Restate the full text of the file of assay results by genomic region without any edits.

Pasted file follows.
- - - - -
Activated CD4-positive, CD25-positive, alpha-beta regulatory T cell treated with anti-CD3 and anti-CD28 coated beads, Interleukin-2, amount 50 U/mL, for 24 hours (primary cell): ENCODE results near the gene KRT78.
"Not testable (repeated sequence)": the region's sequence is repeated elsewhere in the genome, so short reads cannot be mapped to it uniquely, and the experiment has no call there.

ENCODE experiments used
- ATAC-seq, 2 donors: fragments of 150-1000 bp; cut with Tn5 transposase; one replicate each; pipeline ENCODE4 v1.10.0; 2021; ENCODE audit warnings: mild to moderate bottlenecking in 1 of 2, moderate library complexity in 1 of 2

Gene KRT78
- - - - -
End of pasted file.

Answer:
Activated CD4-positive, CD25-positive, alpha-beta regulatory T cell treated with anti-CD3 and anti-CD28 coated beads, Interleukin-2, amount 50 U/mL, for 24 hours (primary cell): ENCODE results near the gene KRT78.
"Not testable (repeated sequence)": the region's sequence is repeated elsewhere in the genome, so short reads cannot be mapped to it uniquely, and the experiment has no call there.

ENCODE experiments used
- ATAC-seq, 2 donors: fragments of 150-1000 bp; cut with Tn5 transposase; one replicate each; pipeline ENCODE4 v1.10.0; 2021; ENCODE audit warnings: mild to moderate bottlenecking in 1 of 2, moderate library complexity in 1 of 2

Gene KRT78